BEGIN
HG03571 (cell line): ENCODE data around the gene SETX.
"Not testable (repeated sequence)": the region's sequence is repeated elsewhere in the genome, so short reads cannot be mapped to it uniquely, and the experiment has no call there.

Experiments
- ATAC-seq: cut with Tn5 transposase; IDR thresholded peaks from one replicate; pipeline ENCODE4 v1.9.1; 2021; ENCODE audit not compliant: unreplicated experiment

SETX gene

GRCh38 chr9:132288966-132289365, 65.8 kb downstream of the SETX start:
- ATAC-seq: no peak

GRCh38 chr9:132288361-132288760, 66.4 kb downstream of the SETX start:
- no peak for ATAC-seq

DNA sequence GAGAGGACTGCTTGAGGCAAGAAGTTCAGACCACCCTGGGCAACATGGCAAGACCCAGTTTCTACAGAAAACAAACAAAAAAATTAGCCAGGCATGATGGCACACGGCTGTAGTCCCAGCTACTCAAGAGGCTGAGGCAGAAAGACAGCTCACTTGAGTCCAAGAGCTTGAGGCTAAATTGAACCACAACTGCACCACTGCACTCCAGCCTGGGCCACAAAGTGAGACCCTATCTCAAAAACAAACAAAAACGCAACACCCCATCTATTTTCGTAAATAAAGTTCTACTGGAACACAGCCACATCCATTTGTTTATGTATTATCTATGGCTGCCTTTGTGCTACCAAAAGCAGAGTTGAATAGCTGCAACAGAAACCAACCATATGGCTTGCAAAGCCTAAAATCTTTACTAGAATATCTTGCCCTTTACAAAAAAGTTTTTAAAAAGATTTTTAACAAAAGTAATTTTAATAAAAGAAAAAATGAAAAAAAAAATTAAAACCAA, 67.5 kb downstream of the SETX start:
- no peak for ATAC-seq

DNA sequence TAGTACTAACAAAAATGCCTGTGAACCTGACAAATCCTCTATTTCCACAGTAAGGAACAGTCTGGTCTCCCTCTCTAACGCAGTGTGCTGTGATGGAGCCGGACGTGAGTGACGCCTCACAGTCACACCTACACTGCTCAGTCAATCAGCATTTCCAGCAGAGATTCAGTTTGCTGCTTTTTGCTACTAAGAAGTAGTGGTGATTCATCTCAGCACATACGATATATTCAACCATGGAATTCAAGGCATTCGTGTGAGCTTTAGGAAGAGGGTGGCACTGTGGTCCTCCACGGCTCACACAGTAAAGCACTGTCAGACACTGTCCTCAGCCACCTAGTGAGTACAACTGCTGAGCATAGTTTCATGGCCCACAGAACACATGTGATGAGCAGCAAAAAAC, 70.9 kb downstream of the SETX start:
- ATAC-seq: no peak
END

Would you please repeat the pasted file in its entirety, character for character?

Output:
HG03571 (cell line): ENCODE data around the gene SETX.
"Not testable (repeated sequence)": the region's sequence is repeated elsewhere in the genome, so short reads cannot be mapped to it uniquely, and the experiment has no call there.

Experiments
- ATAC-seq: cut with Tn5 transposase; IDR thresholded peaks from one replicate; pipeline ENCODE4 v1.9.1; 2021; ENCODE audit not compliant: unreplicated experiment

SETX gene

GRCh38 chr9:132288966-132289365, 65.8 kb downstream of the SETX start:
- ATAC-seq: no peak

GRCh38 chr9:132288361-132288760, 66.4 kb downstream of the SETX start:
- no peak for ATAC-seq

DNA sequence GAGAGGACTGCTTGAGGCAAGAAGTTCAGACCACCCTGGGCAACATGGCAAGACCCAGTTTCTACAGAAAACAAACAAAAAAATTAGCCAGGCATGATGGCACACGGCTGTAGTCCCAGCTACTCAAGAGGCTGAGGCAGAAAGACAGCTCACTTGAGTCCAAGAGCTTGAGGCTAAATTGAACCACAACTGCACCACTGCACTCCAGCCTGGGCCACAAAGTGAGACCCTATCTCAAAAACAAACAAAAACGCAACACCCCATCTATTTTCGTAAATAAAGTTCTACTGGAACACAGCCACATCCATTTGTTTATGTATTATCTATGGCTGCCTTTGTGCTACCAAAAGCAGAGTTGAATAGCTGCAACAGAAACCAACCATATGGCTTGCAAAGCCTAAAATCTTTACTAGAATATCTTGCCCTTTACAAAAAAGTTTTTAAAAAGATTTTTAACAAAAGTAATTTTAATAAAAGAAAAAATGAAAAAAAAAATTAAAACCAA, 67.5 kb downstream of the SETX start:
- no peak for ATAC-seq

DNA sequence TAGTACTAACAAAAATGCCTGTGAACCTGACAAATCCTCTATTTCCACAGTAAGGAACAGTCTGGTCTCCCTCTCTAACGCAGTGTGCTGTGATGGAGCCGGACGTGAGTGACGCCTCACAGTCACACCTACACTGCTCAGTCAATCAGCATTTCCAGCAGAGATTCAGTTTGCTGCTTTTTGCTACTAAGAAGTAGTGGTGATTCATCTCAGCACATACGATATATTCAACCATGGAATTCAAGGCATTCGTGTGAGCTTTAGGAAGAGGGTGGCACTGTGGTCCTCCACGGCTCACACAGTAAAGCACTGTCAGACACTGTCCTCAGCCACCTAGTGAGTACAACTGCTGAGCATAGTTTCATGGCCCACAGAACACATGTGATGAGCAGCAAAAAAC, 70.9 kb downstream of the SETX start:
- ATAC-seq: no peak